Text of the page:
‘So Close, Yet So Far’
While last week’s Fear the Walking Dead premiere was by no means a failure, it wasn’t quite as good as it could have been. That left some sizeable margin for episode two to capitalise and improve upon. Of course, I’ll go into more detail below, but it’s an easy thing to say straight away that week two was a massive improvement.
The key issue I had with the premiere was the pace, a concern that the plot was moving slightly too quickly. This week kept a great balance though, neither continuing the rapid evolution of the previous instalment nor stagnating to compensate. Instead, the events that transpired knitted together to form an atmospheric parable on social paranoia. The two key strands – the 3 Clarks at home, and Chris (joined eventually by Travis and Liza) at the crime scene protest – both built towards simple, yet effective side-resolutions; the neighbour who ‘had the right idea’ gathering supplies turning and attacking another, while Maddy bars the door; the protest being kettled before turning into something eerily reminiscent of the start of the Rodney King riots of ’92.
This kind of entirely intentional integration of outside events into the show is vital to how effective it is in maintaining the tension and relevance. While TWD focuses on the effect of the epidemic on a post-modern society, Fear is all about the world we live in now, one still affected by politics, ideology and outlooks governed by precedent.As we moved towards these two points in the plot, the show was admittedly hit and miss in exploring the fact that we’re still early on and, having established that pop culture isn’t really a thing in the show, it’s hard for the characters to know what on earth is going on. Maddy’s actions around having to kill her friend and boss, Artie, were brilliant for her character; her reluctance giving way to a clear resolve that it had to be done was a scene packed with emotion.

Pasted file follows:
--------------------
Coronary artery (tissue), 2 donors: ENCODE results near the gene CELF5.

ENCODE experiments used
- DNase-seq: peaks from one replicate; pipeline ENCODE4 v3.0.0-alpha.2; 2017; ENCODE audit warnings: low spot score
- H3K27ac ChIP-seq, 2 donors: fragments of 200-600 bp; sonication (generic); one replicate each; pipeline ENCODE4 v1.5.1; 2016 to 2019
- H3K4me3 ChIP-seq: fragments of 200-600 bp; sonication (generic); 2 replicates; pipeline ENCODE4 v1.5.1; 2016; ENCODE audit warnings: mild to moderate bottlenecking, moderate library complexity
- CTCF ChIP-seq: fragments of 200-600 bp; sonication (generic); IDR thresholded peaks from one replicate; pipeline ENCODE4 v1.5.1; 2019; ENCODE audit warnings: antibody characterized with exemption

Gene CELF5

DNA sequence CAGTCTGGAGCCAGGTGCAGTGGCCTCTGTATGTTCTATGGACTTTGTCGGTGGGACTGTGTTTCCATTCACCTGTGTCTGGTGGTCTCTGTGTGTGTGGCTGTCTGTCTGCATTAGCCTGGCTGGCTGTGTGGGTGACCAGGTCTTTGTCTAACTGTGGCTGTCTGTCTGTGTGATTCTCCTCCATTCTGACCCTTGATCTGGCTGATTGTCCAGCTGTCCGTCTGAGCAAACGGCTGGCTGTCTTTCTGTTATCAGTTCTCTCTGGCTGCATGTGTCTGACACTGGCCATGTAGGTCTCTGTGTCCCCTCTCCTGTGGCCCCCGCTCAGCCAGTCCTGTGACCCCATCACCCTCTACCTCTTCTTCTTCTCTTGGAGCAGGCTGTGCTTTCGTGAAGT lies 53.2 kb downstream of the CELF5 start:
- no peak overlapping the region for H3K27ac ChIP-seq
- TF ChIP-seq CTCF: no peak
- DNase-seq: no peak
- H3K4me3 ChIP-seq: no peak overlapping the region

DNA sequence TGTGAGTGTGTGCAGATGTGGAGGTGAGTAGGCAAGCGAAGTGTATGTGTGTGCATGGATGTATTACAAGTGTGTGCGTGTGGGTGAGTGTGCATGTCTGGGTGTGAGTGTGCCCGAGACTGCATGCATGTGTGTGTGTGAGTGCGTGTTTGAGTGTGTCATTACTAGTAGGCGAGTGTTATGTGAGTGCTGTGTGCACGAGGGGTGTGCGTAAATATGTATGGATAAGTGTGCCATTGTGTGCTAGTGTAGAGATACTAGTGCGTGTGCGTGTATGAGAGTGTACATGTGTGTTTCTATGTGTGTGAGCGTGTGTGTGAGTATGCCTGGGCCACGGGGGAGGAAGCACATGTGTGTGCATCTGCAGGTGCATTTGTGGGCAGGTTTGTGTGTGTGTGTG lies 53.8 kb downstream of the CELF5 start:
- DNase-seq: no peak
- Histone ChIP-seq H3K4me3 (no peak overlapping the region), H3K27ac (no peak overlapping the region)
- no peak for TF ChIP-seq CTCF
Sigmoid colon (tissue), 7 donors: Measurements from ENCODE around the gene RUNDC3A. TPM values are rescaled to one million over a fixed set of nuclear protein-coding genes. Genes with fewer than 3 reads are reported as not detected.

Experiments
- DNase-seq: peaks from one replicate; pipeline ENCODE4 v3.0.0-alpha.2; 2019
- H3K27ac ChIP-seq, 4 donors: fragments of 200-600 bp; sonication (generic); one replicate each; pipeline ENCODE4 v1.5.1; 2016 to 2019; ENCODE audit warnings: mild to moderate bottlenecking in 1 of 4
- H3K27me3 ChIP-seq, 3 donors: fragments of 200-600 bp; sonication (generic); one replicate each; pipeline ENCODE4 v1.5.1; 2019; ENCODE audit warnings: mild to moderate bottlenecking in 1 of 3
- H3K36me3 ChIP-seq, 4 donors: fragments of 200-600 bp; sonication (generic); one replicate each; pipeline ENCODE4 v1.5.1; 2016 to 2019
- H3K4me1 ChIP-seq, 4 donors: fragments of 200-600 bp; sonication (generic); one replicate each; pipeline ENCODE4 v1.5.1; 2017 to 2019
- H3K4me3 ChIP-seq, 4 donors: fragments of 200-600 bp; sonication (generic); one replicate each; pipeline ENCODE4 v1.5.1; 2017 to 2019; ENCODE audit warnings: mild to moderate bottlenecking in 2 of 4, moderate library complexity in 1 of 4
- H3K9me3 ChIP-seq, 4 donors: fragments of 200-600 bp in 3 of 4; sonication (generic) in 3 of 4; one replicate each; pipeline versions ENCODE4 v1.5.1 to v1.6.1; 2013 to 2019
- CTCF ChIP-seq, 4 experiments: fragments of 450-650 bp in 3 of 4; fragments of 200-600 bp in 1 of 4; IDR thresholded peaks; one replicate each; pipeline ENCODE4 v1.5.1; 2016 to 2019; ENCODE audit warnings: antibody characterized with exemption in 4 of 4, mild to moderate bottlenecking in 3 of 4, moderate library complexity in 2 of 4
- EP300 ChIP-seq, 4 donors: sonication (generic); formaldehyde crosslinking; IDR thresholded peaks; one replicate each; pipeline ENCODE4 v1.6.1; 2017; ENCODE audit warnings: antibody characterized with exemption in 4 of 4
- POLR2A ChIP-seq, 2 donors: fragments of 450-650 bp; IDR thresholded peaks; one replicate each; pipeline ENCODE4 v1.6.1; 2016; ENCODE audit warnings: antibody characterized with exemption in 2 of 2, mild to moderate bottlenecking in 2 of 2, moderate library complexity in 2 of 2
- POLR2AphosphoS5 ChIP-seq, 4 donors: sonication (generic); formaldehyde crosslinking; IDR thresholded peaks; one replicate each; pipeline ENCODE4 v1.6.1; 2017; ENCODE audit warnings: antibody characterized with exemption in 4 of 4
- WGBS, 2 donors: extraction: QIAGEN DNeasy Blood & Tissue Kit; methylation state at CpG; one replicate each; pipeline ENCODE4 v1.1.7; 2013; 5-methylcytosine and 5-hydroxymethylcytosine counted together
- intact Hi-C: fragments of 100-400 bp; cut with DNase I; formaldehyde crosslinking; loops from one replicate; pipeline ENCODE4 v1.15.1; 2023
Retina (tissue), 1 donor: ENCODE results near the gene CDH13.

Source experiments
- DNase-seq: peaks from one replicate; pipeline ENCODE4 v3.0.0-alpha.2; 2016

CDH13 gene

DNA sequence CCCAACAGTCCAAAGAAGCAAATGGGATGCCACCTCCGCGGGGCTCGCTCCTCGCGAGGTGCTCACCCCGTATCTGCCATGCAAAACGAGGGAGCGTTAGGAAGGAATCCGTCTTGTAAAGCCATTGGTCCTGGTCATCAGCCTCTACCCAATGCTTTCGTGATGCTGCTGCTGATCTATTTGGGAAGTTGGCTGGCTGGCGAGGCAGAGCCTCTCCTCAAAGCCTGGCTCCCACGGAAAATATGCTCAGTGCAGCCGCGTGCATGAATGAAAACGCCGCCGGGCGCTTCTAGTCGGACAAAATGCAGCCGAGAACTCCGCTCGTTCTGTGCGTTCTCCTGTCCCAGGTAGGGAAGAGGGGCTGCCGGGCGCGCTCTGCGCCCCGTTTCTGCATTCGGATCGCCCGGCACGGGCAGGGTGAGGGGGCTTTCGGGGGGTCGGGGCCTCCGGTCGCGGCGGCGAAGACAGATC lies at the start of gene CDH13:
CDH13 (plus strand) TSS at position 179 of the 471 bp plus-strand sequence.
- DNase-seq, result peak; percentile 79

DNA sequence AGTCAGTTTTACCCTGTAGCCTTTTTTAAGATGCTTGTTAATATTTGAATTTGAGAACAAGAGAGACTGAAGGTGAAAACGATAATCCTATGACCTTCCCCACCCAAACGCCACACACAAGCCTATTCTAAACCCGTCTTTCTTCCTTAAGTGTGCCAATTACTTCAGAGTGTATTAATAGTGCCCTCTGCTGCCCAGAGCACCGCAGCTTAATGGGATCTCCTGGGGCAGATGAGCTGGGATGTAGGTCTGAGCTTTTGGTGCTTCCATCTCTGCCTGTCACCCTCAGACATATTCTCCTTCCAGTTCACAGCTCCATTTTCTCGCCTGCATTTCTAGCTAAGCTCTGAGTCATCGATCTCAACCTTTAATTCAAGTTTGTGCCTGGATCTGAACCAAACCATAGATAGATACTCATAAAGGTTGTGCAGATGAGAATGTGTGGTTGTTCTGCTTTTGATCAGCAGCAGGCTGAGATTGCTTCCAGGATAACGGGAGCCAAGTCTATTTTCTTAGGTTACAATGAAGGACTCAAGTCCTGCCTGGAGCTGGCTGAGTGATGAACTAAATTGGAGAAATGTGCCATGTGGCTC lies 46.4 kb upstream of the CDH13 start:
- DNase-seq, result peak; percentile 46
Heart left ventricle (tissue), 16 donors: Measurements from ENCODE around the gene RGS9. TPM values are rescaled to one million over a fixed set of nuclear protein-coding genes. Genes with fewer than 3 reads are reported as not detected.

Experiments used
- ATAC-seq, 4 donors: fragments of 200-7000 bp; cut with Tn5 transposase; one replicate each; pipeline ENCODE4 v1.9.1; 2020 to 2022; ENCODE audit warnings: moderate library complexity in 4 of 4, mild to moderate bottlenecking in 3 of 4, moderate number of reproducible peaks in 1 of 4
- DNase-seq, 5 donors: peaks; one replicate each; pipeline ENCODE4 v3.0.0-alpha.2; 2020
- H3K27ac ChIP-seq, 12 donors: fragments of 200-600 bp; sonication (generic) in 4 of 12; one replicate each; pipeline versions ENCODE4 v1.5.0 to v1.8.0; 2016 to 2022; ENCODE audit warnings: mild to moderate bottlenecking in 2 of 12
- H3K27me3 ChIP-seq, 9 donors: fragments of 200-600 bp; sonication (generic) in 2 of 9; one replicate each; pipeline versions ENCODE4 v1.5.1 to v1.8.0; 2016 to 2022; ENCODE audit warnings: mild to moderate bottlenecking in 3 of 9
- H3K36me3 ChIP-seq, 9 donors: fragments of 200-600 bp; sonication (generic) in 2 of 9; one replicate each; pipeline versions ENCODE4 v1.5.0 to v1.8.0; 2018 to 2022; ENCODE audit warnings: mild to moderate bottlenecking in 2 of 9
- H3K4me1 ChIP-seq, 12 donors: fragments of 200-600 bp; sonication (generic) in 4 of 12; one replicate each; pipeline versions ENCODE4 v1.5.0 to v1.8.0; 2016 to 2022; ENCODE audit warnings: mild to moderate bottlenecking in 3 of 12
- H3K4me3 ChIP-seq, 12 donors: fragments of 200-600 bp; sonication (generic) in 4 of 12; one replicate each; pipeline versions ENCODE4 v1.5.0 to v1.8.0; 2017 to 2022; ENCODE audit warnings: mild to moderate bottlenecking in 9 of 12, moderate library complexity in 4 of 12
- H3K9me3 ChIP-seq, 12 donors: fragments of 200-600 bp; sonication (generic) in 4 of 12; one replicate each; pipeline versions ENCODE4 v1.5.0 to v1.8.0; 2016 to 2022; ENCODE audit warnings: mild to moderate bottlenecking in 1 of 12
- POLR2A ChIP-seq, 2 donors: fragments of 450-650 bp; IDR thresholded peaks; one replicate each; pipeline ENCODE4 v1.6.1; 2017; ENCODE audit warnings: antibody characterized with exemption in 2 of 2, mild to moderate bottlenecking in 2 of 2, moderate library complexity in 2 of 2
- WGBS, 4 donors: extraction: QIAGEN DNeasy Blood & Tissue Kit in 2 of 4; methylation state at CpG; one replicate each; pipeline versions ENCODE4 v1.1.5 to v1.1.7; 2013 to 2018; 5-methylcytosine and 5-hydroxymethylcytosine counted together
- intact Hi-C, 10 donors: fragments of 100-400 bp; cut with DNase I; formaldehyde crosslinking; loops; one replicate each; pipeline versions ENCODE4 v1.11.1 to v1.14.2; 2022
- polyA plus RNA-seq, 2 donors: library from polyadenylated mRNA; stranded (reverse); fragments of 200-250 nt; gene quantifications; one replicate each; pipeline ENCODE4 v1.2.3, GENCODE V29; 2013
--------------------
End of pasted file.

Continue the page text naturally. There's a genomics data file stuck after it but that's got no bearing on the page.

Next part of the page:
The fact that Travis almost refused to explain what the big deal was to Liza was less endearing, especially as it effectively lead straight to their current predicament. I get that he can’t believably explain that the dead are coming back to life, but there is surely a happy medium where he convinces Liza of the severity of the situation, she calls Chris in time for him to escape the troubles downtown, and that whole scenario is avoided. The fact that we ended up with them stuck isn’t the issue, but rather that the dialogue didn’t really make an attempt to force this, beyond Travis basically giving up trying to explain.
None of that came across as Cliff Curtis’ fault, however, with Travis’ demeanour portraying superbly what the dialogue failed to get across. The other characters also did admirably, with the dynamic between the two Clark siblings a growing highlight dramatically – an entertaining balance of faux-hatred and a deep-set bond.
This second episode has left us in a far better position than last week, hopefully signalling an upward trend to continue through to episode 6. As long as the pacing is at the right speed, we might have witnessed something fantastic by that point.